Embed from Getty Images

Stylist: Gareth Scourfield
Outfit: Armani
Groomer: Charley McEwen
Shoes: Armani

With “Eternals” approaching, actor Richard Madden is bound to make even more people fall in love with him and as people know, entering the big realm of Marvel is no small feat, especially coming from another big franchise such as Game Of Thrones.

While we patiently wait for the vast variety of red carpets that are probably following, let’s talk about his look for the UK premiere of the movie “1917“, held at Odeon Luxe Leicester Square on December 04, 2019 in London, England.

Madden wore an Armani midnight blue tuxedo with satin peak lapel, white dress shirt with white mother of pearl buttons, a lighter midnight blue silk bow tie and patent leather lace-up shoes.

Groomer/hairstylist Charley McEwen used Tom Ford Beauty products to even out Richard‘s skin and Oribe products for his hair.

As always, his stylist Gareth Scourfield made sure to make him look exquisite and there is no such thing as great British style (Madden could really play the next James Bond for all that matters).


1917 is a 2019 British war film directed and produced by Sam Mendes, who co-wrote the film with Krysty Wilson-Cairns.

Partially inspired by stories told to Mendes by his paternal grandfather Alfred about his service during World War I, the film takes place after the German retreat to the Hindenburg Line during Operation Alberich, and follows two British soldiers, in their mission to deliver an important message to call off a doomed offensive attack.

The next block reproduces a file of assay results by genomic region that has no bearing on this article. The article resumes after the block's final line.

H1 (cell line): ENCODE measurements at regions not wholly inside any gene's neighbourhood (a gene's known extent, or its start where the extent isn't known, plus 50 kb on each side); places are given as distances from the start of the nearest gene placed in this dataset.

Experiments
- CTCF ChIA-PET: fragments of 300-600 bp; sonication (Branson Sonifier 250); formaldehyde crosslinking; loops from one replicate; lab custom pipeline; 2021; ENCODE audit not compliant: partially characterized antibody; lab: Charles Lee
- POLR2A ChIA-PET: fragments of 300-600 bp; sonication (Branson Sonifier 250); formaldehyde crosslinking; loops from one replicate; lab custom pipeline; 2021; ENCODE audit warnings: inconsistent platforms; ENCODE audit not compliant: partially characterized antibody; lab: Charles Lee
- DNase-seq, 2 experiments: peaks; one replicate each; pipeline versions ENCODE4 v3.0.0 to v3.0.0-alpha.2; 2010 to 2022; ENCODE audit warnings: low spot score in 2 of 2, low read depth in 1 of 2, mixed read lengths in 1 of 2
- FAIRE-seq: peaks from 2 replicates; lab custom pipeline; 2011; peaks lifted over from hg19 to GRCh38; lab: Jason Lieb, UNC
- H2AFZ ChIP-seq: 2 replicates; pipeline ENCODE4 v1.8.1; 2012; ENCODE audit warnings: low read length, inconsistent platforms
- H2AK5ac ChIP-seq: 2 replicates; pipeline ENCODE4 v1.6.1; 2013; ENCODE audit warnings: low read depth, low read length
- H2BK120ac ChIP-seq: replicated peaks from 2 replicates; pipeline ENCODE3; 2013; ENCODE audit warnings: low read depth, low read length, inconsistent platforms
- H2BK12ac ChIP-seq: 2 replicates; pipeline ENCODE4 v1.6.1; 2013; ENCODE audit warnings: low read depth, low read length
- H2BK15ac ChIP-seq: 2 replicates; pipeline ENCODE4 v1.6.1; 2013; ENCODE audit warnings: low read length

Operation Alberich was the codename of a German military operation in occupied territory in France during World War I. It was a planned withdrawal to new positions on the shorter, more easily defended Hindenburg Line which took place between 9 February and 15 March 1917 and which eliminated the two salients (a salient is surrounded by the enemy on three sides, making the troops occupying the salient vulnerable) which had been formed in 1916, between Arras and Saint-Quentin and from Saint-Quentin to Noyon, during the Battle of the Somme.

It was a bold, strategic retreat that would allow German troops to regroup and establish a shorter, more fortified frontline called the Hindenburg Line, while the Allied forces would assume that their enemy was on the run. This way, British troops would unknowingly fall into a trap, vulnerable to the fortified position created by Alberich.

In order to ensure that the British troops would not have access to the resources left behind, the Germans employed a “scorched earth” policy. This meant destroying anything that may turn out to be useful for the Allied forces, including towns, roads, and bridges. Additionally, the Germans left rigged explosives and other dangerous booby traps in order to make it as miserable as possible for the British to try and occupy any area previously held by the German forces.

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